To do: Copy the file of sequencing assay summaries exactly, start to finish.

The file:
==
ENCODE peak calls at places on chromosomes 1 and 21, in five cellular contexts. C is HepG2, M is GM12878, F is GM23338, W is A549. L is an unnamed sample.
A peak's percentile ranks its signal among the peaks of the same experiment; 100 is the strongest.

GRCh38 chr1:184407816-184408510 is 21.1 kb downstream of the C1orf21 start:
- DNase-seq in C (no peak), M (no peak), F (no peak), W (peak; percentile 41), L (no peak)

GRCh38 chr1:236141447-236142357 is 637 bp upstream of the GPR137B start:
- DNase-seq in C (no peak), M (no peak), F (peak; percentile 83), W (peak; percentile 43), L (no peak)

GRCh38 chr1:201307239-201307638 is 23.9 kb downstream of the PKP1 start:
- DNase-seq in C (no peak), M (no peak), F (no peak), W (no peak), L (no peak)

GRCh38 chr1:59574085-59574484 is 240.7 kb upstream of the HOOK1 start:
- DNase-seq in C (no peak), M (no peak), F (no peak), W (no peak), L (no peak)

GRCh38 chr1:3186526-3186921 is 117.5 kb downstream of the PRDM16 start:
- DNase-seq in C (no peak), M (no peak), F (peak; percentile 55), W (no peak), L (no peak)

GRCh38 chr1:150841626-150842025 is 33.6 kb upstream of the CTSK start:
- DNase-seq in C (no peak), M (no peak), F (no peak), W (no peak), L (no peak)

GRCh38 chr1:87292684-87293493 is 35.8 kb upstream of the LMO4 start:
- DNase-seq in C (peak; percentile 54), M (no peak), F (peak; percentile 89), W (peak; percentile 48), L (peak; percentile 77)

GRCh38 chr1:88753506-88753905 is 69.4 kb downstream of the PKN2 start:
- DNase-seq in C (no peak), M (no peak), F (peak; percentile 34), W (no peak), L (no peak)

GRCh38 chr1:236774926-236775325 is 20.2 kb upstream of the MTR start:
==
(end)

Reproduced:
ENCODE peak calls at places on chromosomes 1 and 21, in five cellular contexts. C is HepG2, M is GM12878, F is GM23338, W is A549. L is an unnamed sample.
A peak's percentile ranks its signal among the peaks of the same experiment; 100 is the strongest.

GRCh38 chr1:184407816-184408510 is 21.1 kb downstream of the C1orf21 start:
- DNase-seq in C (no peak), M (no peak), F (no peak), W (peak; percentile 41), L (no peak)

GRCh38 chr1:236141447-236142357 is 637 bp upstream of the GPR137B start:
- DNase-seq in C (no peak), M (no peak), F (peak; percentile 83), W (peak; percentile 43), L (no peak)

GRCh38 chr1:201307239-201307638 is 23.9 kb downstream of the PKP1 start:
- DNase-seq in C (no peak), M (no peak), F (no peak), W (no peak), L (no peak)

GRCh38 chr1:59574085-59574484 is 240.7 kb upstream of the HOOK1 start:
- DNase-seq in C (no peak), M (no peak), F (no peak), W (no peak), L (no peak)

GRCh38 chr1:3186526-3186921 is 117.5 kb downstream of the PRDM16 start:
- DNase-seq in C (no peak), M (no peak), F (peak; percentile 55), W (no peak), L (no peak)

GRCh38 chr1:150841626-150842025 is 33.6 kb upstream of the CTSK start:
- DNase-seq in C (no peak), M (no peak), F (no peak), W (no peak), L (no peak)

GRCh38 chr1:87292684-87293493 is 35.8 kb upstream of the LMO4 start:
- DNase-seq in C (peak; percentile 54), M (no peak), F (peak; percentile 89), W (peak; percentile 48), L (peak; percentile 77)

GRCh38 chr1:88753506-88753905 is 69.4 kb downstream of the PKN2 start:
- DNase-seq in C (no peak), M (no peak), F (peak; percentile 34), W (no peak), L (no peak)

GRCh38 chr1:236774926-236775325 is 20.2 kb upstream of the MTR start: